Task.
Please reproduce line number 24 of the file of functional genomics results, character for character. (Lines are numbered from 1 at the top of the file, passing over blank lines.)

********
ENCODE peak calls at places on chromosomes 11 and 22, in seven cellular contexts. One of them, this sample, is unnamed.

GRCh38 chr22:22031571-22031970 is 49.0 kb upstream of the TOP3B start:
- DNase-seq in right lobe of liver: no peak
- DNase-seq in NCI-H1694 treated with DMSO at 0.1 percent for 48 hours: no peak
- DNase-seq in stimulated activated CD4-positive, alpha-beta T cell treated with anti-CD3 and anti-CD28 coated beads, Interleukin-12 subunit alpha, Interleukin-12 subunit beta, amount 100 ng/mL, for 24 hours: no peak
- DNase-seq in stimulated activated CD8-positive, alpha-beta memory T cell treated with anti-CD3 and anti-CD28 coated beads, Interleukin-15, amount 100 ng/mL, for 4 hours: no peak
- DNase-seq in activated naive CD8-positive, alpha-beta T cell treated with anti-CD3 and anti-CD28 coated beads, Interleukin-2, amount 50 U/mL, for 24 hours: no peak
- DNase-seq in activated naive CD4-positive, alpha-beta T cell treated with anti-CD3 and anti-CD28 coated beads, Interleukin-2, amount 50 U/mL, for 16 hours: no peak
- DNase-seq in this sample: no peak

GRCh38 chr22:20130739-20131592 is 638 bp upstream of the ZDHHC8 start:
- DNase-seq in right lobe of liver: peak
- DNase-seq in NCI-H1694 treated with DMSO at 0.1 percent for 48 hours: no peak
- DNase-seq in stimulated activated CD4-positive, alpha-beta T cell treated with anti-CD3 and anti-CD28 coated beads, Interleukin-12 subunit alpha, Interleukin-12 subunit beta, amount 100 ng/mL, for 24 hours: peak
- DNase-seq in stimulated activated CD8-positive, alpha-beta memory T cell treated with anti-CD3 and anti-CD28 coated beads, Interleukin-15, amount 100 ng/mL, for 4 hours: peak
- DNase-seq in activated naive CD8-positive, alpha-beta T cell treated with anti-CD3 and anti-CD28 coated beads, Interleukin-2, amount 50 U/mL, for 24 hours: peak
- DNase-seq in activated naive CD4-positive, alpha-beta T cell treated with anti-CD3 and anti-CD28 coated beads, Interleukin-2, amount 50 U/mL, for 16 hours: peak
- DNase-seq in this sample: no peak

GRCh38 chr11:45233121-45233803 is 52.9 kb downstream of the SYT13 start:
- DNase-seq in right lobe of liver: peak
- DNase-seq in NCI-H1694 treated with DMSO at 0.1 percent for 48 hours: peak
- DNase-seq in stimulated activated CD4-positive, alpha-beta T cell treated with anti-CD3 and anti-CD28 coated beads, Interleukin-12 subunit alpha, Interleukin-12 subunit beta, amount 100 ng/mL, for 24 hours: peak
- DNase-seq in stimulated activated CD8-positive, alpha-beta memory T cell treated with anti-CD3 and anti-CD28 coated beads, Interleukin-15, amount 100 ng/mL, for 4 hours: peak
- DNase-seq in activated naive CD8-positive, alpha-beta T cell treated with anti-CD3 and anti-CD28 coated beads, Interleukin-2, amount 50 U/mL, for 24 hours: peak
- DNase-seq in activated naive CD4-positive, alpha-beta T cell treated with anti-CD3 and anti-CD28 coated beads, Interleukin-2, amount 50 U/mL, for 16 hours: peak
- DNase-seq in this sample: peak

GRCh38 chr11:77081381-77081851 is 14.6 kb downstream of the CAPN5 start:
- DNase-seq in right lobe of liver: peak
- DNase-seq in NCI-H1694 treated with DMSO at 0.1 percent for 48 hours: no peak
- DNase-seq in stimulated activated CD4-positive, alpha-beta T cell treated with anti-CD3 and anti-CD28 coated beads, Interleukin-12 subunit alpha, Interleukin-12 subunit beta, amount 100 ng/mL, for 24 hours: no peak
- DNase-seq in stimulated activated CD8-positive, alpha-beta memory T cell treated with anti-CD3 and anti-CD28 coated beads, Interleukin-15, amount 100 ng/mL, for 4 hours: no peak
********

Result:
- DNase-seq in activated naive CD4-positive, alpha-beta T cell treated with anti-CD3 and anti-CD28 coated beads, Interleukin-2, amount 50 U/mL, for 16 hours: peak